Dripping Paint Action Painting
Students will make a dripping paint “action” painting in the style of Jackson Pollock.
By Andrea Mulder-Slater
- Students will be directed to observe the lines and shapes that make up an “action” painting
- Students will look at the work of Jackson Pollock as they learn about Abstract Expressionism and Action Painting
- Students will create an “action” painting using paint, paper and imagination
- Students will learn to appreciate the art created not only by them, but by others as well.
What You Need:
- Heavy paper or primed canvas or a roll of butcher paper
- A warm day (or a space where you can get messy)
- Painting smocks or garbage bags with arm and head holes
- A garden hose or bucket of water to make clean up easier
- Old towels
What You Do:
It is important to note that this lesson is best attempted outside.
- Jackson Pollock (1912-1956) was an American Abstract Expressionist painter. Study the works of Jackson Pollock and discuss his technique. He would literally drip paint on his canvases in order to create his paintings.
- You and your students should wear a paint smock or a garbage bag with arm and head holes cut out of it.
- All involved should remove their shoes and socks (this can get messy).
- Roll out a section of butcher paper on the ground outside. The butcher paper is to “catch” any spills and drips.
- Place various colors of paint in small containers (yogurt or margarine containers are great). Put these containers on a newspaper covered picnic table or other high surface if possible. This will prevent any accidents involving you or your students stepping in the paint.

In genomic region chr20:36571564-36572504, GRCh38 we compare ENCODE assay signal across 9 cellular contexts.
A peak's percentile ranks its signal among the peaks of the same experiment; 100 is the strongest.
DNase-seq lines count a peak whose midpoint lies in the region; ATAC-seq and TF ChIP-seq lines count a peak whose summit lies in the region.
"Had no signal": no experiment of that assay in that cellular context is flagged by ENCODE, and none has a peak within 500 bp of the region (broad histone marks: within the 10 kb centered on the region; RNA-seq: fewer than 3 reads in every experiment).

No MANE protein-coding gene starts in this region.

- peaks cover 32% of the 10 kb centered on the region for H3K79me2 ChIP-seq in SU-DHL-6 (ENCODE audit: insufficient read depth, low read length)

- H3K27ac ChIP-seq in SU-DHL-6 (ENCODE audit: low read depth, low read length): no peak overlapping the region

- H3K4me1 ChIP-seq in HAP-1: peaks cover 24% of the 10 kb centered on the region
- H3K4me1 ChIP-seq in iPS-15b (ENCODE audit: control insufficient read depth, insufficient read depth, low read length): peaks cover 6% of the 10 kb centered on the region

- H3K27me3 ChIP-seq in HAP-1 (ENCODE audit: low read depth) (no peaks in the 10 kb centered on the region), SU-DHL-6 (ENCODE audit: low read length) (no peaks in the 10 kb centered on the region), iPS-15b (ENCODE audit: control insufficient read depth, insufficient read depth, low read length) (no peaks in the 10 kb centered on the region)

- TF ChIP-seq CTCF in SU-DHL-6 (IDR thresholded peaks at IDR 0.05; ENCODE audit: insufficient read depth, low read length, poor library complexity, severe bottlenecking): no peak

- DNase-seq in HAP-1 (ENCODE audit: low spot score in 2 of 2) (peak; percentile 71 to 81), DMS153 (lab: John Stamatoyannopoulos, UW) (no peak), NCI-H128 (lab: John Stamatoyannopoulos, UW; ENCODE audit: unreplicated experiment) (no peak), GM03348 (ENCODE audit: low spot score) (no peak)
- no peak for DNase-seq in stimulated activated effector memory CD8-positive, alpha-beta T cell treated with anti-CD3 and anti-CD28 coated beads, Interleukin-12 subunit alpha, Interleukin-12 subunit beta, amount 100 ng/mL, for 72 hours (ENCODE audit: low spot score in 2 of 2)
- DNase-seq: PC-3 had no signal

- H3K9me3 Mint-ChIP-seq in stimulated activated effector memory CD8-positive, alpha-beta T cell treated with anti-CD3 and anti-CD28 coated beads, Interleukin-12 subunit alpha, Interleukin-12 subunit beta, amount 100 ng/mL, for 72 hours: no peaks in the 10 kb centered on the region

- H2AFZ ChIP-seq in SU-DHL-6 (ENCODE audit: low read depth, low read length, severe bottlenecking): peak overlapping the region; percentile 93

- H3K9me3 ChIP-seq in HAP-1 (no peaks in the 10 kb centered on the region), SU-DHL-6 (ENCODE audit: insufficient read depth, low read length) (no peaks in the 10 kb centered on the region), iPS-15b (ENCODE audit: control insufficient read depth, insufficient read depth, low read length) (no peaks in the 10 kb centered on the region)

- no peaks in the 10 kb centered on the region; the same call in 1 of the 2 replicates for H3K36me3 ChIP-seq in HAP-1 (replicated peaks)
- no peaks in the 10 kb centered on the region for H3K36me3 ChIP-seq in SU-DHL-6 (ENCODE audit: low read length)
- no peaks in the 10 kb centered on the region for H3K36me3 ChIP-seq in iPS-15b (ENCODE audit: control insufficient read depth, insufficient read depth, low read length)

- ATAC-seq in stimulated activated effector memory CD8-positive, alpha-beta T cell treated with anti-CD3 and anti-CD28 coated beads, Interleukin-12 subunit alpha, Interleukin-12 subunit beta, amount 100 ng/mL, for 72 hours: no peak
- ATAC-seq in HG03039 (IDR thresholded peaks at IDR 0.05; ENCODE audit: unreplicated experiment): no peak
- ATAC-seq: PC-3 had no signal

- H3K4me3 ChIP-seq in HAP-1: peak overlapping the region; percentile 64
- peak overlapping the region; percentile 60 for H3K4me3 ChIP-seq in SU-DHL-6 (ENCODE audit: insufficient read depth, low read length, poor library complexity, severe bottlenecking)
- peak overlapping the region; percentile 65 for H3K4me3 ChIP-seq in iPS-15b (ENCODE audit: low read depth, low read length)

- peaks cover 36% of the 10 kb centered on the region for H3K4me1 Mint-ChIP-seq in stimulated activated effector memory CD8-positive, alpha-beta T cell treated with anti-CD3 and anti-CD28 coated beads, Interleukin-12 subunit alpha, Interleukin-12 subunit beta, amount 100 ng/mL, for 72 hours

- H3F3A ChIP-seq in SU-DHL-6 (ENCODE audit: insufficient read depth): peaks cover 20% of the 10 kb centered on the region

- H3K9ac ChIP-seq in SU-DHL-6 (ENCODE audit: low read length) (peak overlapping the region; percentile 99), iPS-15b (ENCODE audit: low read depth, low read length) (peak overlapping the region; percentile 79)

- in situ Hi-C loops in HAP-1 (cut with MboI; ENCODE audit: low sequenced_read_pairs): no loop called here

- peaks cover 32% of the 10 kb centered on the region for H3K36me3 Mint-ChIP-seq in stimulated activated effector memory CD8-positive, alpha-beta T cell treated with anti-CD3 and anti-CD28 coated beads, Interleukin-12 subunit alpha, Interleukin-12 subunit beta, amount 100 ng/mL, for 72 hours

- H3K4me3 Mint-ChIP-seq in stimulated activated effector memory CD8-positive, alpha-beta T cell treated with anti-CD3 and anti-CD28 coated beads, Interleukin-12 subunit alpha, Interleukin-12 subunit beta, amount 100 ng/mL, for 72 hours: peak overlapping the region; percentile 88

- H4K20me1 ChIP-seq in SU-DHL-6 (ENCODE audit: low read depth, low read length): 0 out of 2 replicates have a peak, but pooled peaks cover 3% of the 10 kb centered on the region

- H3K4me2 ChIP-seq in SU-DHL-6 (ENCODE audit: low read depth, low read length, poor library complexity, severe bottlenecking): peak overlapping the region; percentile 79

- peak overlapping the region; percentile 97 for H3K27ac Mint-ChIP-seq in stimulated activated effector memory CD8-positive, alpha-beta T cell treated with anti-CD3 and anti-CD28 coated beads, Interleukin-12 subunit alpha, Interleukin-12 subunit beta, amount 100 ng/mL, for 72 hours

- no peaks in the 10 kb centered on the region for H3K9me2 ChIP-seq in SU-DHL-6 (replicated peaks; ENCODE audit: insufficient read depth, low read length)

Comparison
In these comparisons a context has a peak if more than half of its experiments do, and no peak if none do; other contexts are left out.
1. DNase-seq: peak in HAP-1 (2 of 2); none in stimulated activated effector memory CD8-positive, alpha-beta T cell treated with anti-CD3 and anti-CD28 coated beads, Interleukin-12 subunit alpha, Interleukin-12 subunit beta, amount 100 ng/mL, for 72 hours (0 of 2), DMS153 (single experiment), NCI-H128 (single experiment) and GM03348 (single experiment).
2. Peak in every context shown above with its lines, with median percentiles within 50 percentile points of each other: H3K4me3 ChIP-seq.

- Before beginning, walk your students through some relaxation and deep breathing exercises. Explain that you are preparing to focus on the creative task at hand. Make your kiddos aware that this is not the time for reckless play and that they should drip and sploosh their paint carefully.
- Place sheet of paper (or canvas) on the butcher paper. (One sheet per child or one per group of 2 children) For teachers of younger students, you will probably want no more than 4-6 students working at a time.
- Using paintbrushes, your students should stand directly above their paper (several feet apart from one another) and drip paint onto the paper below. They should be encouraged to use as many colors as they choose.
- Remember, there is a method to this style of painting. Colors should be chosen carefully and paint should be applied to the paper as drippy lines.
- Because this is an “action painting” your students should have the opportunity to move around as they paint.
- Once the paper is covered with paint, it is time to wash up. This is where a hose comes in handy.
- Dry and display the work on a clothesline or a chain link fence. Talk about the work.
About Jackson Pollock
Jackson Pollock was an American Abstract Expressionist painter. Nicknamed “Jack the Dripper”, he would literally drip paint (of the most toxic variety) on his canvases in order to create his paintings. He was the first “action painter”, meaning that he would drip, pour, throw and splash his paint onto very large canvases which were often laid flat on the floor of his New York studio. Many say he would literally dance, as though in a trance, as he created his masterpieces. Pollock is widely considered the most challenging and influential American artist of the 20th century.
Jackson Pollock Links: